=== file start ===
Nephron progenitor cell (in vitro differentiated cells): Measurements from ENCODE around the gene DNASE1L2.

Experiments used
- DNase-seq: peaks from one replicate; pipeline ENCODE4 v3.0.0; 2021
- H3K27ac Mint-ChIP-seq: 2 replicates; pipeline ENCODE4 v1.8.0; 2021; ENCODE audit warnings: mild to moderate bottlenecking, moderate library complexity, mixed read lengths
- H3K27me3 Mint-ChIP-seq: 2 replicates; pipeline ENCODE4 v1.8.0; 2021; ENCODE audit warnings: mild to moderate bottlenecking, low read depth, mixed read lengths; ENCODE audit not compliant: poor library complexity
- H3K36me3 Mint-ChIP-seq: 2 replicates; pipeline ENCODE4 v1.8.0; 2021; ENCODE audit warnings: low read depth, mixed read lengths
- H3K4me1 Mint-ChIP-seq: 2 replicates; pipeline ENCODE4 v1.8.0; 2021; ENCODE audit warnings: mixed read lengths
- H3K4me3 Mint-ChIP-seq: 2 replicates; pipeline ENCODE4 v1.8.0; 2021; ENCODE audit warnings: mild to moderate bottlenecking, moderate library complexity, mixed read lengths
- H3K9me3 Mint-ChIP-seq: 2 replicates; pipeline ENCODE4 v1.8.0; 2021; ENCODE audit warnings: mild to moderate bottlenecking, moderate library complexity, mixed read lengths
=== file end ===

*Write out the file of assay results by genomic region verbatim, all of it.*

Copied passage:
Nephron progenitor cell (in vitro differentiated cells): Measurements from ENCODE around the gene DNASE1L2.

Experiments used
- DNase-seq: peaks from one replicate; pipeline ENCODE4 v3.0.0; 2021
- H3K27ac Mint-ChIP-seq: 2 replicates; pipeline ENCODE4 v1.8.0; 2021; ENCODE audit warnings: mild to moderate bottlenecking, moderate library complexity, mixed read lengths
- H3K27me3 Mint-ChIP-seq: 2 replicates; pipeline ENCODE4 v1.8.0; 2021; ENCODE audit warnings: mild to moderate bottlenecking, low read depth, mixed read lengths; ENCODE audit not compliant: poor library complexity
- H3K36me3 Mint-ChIP-seq: 2 replicates; pipeline ENCODE4 v1.8.0; 2021; ENCODE audit warnings: low read depth, mixed read lengths
- H3K4me1 Mint-ChIP-seq: 2 replicates; pipeline ENCODE4 v1.8.0; 2021; ENCODE audit warnings: mixed read lengths
- H3K4me3 Mint-ChIP-seq: 2 replicates; pipeline ENCODE4 v1.8.0; 2021; ENCODE audit warnings: mild to moderate bottlenecking, moderate library complexity, mixed read lengths
- H3K9me3 Mint-ChIP-seq: 2 replicates; pipeline ENCODE4 v1.8.0; 2021; ENCODE audit warnings: mild to moderate bottlenecking, moderate library complexity, mixed read lengths